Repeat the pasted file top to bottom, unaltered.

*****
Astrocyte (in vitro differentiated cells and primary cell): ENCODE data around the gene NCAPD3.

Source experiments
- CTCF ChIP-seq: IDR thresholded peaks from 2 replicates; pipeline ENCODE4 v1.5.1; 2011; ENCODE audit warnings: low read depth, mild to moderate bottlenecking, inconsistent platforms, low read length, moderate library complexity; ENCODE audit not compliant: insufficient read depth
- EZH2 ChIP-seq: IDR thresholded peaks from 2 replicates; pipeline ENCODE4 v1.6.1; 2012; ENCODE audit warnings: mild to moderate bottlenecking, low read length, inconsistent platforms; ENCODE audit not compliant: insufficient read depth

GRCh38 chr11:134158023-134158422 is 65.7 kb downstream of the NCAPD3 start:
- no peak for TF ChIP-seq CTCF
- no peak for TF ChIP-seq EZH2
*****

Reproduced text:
Astrocyte (in vitro differentiated cells and primary cell): ENCODE data around the gene NCAPD3.

Source experiments
- CTCF ChIP-seq: IDR thresholded peaks from 2 replicates; pipeline ENCODE4 v1.5.1; 2011; ENCODE audit warnings: low read depth, mild to moderate bottlenecking, inconsistent platforms, low read length, moderate library complexity; ENCODE audit not compliant: insufficient read depth
- EZH2 ChIP-seq: IDR thresholded peaks from 2 replicates; pipeline ENCODE4 v1.6.1; 2012; ENCODE audit warnings: mild to moderate bottlenecking, low read length, inconsistent platforms; ENCODE audit not compliant: insufficient read depth

GRCh38 chr11:134158023-134158422 is 65.7 kb downstream of the NCAPD3 start:
- no peak for TF ChIP-seq CTCF
- no peak for TF ChIP-seq EZH2